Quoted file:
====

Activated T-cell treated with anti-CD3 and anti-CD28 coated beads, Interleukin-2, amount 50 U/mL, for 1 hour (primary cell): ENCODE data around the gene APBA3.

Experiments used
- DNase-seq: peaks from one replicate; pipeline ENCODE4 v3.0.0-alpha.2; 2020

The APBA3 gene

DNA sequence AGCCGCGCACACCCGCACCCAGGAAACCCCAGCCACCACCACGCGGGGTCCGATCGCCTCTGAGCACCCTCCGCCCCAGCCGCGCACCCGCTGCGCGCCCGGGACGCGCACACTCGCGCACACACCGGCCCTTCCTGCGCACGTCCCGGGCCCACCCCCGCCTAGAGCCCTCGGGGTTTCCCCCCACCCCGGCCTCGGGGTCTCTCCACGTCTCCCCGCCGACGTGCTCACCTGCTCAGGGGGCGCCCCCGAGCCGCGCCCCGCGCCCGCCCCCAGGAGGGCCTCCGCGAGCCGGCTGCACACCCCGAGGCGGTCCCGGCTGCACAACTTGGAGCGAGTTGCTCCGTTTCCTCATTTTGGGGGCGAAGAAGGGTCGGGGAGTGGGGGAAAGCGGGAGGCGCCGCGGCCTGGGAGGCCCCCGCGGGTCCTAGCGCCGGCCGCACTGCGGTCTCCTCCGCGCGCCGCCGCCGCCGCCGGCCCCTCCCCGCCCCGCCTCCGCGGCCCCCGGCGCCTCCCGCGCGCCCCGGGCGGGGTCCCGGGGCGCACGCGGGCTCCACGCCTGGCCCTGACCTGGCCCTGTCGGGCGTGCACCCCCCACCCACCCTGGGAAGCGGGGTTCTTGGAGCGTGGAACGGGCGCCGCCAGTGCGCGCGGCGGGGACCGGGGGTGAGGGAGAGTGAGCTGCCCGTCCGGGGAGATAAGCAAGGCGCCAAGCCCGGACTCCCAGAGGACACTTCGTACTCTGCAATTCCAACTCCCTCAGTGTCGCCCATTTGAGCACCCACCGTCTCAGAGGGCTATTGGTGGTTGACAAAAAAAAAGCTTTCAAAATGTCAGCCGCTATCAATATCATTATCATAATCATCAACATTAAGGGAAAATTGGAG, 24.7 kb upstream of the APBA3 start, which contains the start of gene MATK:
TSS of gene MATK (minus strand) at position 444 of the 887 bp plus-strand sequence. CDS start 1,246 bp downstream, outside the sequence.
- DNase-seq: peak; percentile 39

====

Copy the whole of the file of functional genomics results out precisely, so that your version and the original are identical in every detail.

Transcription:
Activated T-cell treated with anti-CD3 and anti-CD28 coated beads, Interleukin-2, amount 50 U/mL, for 1 hour (primary cell): ENCODE data around the gene APBA3.

Experiments used
- DNase-seq: peaks from one replicate; pipeline ENCODE4 v3.0.0-alpha.2; 2020

The APBA3 gene

DNA sequence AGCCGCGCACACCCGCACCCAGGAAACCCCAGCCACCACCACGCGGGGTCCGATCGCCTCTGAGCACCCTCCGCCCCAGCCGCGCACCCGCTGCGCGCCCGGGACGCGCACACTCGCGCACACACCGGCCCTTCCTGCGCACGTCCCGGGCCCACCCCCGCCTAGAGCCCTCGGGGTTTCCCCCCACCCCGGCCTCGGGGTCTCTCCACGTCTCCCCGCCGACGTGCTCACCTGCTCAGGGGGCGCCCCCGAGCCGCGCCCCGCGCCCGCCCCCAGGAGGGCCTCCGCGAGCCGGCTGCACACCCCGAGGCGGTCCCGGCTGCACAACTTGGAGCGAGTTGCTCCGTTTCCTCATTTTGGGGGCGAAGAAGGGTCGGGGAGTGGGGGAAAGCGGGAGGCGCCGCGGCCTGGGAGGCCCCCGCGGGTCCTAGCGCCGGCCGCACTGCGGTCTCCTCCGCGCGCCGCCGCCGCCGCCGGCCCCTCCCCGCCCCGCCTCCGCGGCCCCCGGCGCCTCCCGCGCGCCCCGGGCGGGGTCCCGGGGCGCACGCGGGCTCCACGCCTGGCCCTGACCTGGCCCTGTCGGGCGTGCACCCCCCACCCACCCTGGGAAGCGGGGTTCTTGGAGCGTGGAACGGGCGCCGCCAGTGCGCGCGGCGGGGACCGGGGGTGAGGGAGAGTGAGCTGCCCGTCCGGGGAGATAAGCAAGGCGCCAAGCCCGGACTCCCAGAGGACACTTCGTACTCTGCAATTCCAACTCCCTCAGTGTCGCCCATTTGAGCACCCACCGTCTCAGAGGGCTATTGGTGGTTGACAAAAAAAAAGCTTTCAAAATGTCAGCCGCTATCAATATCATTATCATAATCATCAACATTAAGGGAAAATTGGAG, 24.7 kb upstream of the APBA3 start, which contains the start of gene MATK:
TSS of gene MATK (minus strand) at position 444 of the 887 bp plus-strand sequence. CDS start 1,246 bp downstream, outside the sequence.
- DNase-seq: peak; percentile 39